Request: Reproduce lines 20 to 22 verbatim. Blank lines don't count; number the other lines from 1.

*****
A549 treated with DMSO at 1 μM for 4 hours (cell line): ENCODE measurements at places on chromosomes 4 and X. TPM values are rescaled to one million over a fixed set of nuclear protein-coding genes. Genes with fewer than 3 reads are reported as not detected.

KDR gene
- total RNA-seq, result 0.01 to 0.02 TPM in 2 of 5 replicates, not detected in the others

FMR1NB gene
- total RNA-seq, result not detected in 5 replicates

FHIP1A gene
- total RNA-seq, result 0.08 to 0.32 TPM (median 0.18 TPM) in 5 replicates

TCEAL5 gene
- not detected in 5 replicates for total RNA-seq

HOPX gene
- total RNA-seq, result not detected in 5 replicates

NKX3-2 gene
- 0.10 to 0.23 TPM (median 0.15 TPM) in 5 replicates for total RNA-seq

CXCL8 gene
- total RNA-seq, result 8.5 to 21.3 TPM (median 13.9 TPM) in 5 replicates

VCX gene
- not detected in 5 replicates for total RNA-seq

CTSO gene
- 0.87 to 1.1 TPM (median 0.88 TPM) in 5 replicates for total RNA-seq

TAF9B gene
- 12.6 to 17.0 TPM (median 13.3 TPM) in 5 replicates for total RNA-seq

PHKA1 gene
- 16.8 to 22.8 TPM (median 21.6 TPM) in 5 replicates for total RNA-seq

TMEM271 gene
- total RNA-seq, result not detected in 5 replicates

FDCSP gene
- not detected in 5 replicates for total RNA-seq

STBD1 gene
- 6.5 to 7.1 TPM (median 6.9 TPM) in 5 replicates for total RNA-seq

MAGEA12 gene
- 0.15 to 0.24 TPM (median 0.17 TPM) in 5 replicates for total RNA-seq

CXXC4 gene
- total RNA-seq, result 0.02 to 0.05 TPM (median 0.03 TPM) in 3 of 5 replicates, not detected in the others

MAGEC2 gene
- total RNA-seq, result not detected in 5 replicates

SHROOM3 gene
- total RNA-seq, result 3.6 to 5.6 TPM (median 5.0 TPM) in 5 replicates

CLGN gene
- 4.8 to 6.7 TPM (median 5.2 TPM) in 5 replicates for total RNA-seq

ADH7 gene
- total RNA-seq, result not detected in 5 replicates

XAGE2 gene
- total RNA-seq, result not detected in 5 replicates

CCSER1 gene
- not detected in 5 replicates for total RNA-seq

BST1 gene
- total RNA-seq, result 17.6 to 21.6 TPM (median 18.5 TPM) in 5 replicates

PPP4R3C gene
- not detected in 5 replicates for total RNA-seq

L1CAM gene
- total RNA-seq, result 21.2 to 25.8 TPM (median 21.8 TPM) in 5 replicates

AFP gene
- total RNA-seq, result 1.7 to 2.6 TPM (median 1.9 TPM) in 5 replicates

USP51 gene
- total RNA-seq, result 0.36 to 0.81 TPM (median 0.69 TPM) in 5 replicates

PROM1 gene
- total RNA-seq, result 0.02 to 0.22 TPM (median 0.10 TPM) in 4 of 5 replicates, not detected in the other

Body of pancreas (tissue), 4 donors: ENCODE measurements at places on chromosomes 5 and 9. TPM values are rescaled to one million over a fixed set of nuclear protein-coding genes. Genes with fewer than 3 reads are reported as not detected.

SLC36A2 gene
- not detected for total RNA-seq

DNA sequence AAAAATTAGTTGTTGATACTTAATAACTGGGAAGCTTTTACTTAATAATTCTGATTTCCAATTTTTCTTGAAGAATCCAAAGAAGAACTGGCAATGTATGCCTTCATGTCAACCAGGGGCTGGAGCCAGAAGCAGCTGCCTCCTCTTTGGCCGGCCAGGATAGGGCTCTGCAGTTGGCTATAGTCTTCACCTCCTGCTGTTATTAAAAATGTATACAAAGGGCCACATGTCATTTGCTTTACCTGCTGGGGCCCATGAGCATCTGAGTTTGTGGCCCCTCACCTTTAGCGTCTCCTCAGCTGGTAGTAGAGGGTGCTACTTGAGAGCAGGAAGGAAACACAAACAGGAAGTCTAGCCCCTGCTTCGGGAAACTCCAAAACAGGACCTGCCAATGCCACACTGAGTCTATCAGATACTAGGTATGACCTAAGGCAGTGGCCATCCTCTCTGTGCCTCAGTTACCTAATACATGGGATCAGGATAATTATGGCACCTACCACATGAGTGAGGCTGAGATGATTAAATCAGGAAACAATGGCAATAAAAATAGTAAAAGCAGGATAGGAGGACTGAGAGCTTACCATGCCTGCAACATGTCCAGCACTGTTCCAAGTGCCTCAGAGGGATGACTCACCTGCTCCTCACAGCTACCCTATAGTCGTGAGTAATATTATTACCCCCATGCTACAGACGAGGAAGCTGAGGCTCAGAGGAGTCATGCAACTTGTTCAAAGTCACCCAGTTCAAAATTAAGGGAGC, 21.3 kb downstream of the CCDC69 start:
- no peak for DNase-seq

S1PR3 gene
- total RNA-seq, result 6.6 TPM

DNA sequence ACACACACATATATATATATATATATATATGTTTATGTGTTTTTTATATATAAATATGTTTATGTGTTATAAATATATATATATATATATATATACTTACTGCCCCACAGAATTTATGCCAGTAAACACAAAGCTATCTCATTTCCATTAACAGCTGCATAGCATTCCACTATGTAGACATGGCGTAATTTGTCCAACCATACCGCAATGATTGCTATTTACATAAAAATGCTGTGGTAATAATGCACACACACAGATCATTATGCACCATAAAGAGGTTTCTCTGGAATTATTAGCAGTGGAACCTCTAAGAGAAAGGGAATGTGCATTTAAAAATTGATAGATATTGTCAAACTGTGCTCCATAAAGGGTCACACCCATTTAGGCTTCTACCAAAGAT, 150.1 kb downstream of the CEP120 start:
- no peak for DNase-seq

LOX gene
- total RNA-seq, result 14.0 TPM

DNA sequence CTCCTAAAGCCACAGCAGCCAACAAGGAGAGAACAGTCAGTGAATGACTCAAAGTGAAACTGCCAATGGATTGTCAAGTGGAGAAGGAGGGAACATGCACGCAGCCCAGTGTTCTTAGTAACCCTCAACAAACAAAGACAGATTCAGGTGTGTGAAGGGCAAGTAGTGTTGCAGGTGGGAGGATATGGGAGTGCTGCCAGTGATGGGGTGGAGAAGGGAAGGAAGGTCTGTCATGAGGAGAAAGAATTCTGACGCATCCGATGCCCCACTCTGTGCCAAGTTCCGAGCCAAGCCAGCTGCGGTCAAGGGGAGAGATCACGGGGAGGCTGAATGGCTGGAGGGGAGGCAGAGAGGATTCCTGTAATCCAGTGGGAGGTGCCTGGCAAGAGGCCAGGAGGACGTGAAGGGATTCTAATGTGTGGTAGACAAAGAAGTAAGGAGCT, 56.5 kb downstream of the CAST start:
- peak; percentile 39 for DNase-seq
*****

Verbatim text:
TAF9B gene
- 12.6 to 17.0 TPM (median 13.3 TPM) in 5 replicates for total RNA-seq

PHKA1 gene